c) exposing the particles to conditions such that the portion of the particle at and near the surface undergoes rapid solidification such that the particle formed has a different crystal structure at and near the surface of the particle wherein about 1 percent or less by weight of the active agent is extractable from the particles under ambient conditions during a first extraction after particle formation wherein the particles are extracted by a solvent for the active agent which solvent is not a solvent for the crystallizable polymer.
16. A process for preparing an encapsulated active agent which comprises heating a crystallizable polymer under conditions such that the polymer is molten; contacting an active agent with the molten polymer to dissolve the active agent within the polymer; pouring the active agent dissolved in the polymer on a rotating disk such that particles of the active agent in the polymer are formed, spun from the disk and solidified; wherein the active agent does not volatilize under the conditions of the process and is soluble in the polymer and less than 1 percent by weight of active agent is extracted from the particles formed when extracted with a solvent for the active agent which solvent is not a solvent for the polymer.
17. A process for preparing an encapsulated active agent according to claim 16 wherein the crystalline polymer is a polyolefin, polyester, polyamide, polylactic acid, phenoxythermoplastic polymer or a side chain crystallizable polymer.
18. A process for preparing an encapsulated active agent according to claim 17 wherein the crystalline polymer is a side chain crystallizable polymer which comprises a polymer or copolymer of an alkyl acrylate or alkyl methacrylate wherein the polymer has substituted or unsubstituted side chains of about 6 to about 50 carbon atoms.
19. A process for preparing an encapsulated active agent according to claim 18 wherein the polymer or copolymer comprises a C22 side chain alkyl acrylate.
20. A process according to claim 18 wherein the active agent is an organometallic catalyst.
21. A process according to claim 20 wherein the active agent is an organotin compound.
22. A process according to claim 21 wherein the active agent is dibutyltin oxide, dialkyltin bis (acetylacetonate), or the reaction product of dibutyltin oxide with a phthalic ester or pentanedione.
Description
CROSS-REFERENCE TO RELATED APPLICATION

This application claims the benefit of U.S. Provisional Application No. 60/083,127 filed on Apr. 27, 1998.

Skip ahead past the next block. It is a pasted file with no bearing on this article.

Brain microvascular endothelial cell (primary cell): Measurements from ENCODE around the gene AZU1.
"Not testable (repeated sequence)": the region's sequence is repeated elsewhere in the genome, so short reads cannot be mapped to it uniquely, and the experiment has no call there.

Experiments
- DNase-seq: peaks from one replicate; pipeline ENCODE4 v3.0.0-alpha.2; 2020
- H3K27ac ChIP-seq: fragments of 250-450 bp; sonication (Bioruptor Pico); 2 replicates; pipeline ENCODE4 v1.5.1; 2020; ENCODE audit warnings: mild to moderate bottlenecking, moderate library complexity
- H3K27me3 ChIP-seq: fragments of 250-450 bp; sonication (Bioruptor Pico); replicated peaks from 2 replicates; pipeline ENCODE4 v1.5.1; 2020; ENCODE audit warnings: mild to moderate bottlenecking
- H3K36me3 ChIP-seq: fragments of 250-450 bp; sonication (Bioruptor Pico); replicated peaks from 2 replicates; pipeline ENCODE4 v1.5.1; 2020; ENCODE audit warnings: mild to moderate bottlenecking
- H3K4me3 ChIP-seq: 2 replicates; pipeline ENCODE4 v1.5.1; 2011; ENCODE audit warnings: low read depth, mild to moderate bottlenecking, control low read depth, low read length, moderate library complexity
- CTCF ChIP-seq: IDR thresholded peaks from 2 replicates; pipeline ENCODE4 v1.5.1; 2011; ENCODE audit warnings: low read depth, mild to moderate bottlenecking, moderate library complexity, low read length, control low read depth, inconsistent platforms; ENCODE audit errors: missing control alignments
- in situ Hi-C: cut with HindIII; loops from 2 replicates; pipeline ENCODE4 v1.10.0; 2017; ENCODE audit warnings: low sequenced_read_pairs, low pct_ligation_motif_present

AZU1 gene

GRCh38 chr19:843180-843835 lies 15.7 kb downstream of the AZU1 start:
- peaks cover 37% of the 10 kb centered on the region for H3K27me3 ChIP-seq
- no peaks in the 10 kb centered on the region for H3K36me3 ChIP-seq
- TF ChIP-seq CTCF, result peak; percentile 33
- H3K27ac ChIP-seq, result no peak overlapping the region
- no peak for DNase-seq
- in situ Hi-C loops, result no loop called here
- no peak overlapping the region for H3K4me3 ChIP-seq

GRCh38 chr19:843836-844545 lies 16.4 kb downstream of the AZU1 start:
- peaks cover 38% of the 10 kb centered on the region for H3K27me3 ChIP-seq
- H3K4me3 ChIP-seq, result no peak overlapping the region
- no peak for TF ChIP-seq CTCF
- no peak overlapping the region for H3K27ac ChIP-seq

BACKGROUND OF THE INVENTION

This patent application relates to encapsulated active materials, and preferably relates to encapsulated catalysts, accelerators and curing agents.

In many instances, formulations which are useful as an adhesive, sealant, coating or in composite applications, such as those based on a polysiloxane, epoxy resin, polyurethane, vinyl ester resin, polyester resin, allylic resin, polysulfide resin, phenolic resin, amino resin and the like require contact with a catalytic species, accelerators or curing agent in order to achieve final cure. This cure can begin at, or slightly above, room temperature upon immediate contact between the catalytic species, accelerator or curing agent and the curable composition. Therefore, it is necessary to keep the catalytic species, accelerator or curing agent and the curable composition from coming into contact with one another until cure is desired. One commonly used approach is to formulate two part compositions in which the catalytic species, accelerator or curing agent is in one part and the curable composition is in another part. Two part compositions require shipment of two separate portions, and may require additional capital for separate containment of the catalyst, accelerator or curing agent and the curable material along with mixing equipment to mix the materials. Separate shipment and complicated equipment, such as metering and dispensing equipment, significantly adds to the cost of such a system.

It is therefore desirable to develop one-part curable compositions, which do not require shipment in two parts or complicated equipment for mixing and application. Hoffman et al. U.S. Pat. No. 5,601,761, incorporated herein by reference, discloses a method of encapsulating an active material in a coating material immiscible therewith and having a melting point or transition point above ambient temperature. The method comprises, dispersing the active material in the coating material at a temperature sufficient to melt the coating material; forming droplets of active material interspersed with the coating material; cooling the droplets to solidify the coating material to form particles; and contacting the particles with a solvent that dissolves the active material but does not dissolve the coating material, so as to remove active material from the surface of the particles.

The need to contact the particles with solvent results from the fact that a significant amount of active material is contained on the surface of the particles formed or is extractable from the particles. This significant amount of active material on the surface or which is extractable results in a lack of stability in one-part curable formulations. As a result, the patentee removed the active material at the surface by contacting the particles containing active material with a solvent for the active material. This results in stable encapsulated active material and stable compositions containing the encapsulated active material. The problem is that washing the particles after formation results in a waste of active species which is carried away in the solvent and enhanced costs due to the extra processing step of washing the particles.